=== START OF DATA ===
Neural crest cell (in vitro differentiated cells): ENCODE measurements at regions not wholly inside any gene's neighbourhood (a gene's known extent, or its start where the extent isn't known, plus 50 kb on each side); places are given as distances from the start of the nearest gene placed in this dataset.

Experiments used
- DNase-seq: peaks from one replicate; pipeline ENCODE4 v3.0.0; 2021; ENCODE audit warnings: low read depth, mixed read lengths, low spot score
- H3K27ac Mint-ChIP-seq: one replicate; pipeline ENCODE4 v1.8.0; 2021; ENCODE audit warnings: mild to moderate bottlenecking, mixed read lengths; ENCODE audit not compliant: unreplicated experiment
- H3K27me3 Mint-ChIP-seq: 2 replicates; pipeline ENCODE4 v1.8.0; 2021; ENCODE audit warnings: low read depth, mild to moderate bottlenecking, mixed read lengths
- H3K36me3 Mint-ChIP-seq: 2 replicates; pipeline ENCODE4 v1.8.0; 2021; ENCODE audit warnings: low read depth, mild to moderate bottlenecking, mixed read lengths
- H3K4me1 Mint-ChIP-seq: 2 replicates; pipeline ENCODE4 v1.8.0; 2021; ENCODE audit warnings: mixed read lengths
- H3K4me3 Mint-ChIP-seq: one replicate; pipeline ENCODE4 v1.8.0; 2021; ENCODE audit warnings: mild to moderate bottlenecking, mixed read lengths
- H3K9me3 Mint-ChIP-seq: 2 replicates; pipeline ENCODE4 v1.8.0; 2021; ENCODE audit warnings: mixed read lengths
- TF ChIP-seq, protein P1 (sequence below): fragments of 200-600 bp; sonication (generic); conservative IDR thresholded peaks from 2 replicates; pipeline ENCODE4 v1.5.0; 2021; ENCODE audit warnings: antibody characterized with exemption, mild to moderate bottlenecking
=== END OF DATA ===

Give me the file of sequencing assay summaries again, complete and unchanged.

Neural crest cell (in vitro differentiated cells): ENCODE measurements at regions not wholly inside any gene's neighbourhood (a gene's known extent, or its start where the extent isn't known, plus 50 kb on each side); places are given as distances from the start of the nearest gene placed in this dataset.

Experiments used
- DNase-seq: peaks from one replicate; pipeline ENCODE4 v3.0.0; 2021; ENCODE audit warnings: low read depth, mixed read lengths, low spot score
- H3K27ac Mint-ChIP-seq: one replicate; pipeline ENCODE4 v1.8.0; 2021; ENCODE audit warnings: mild to moderate bottlenecking, mixed read lengths; ENCODE audit not compliant: unreplicated experiment
- H3K27me3 Mint-ChIP-seq: 2 replicates; pipeline ENCODE4 v1.8.0; 2021; ENCODE audit warnings: low read depth, mild to moderate bottlenecking, mixed read lengths
- H3K36me3 Mint-ChIP-seq: 2 replicates; pipeline ENCODE4 v1.8.0; 2021; ENCODE audit warnings: low read depth, mild to moderate bottlenecking, mixed read lengths
- H3K4me1 Mint-ChIP-seq: 2 replicates; pipeline ENCODE4 v1.8.0; 2021; ENCODE audit warnings: mixed read lengths
- H3K4me3 Mint-ChIP-seq: one replicate; pipeline ENCODE4 v1.8.0; 2021; ENCODE audit warnings: mild to moderate bottlenecking, mixed read lengths
- H3K9me3 Mint-ChIP-seq: 2 replicates; pipeline ENCODE4 v1.8.0; 2021; ENCODE audit warnings: mixed read lengths
- TF ChIP-seq, protein P1 (sequence below): fragments of 200-600 bp; sonication (generic); conservative IDR thresholded peaks from 2 replicates; pipeline ENCODE4 v1.5.0; 2021; ENCODE audit warnings: antibody characterized with exemption, mild to moderate bottlenecking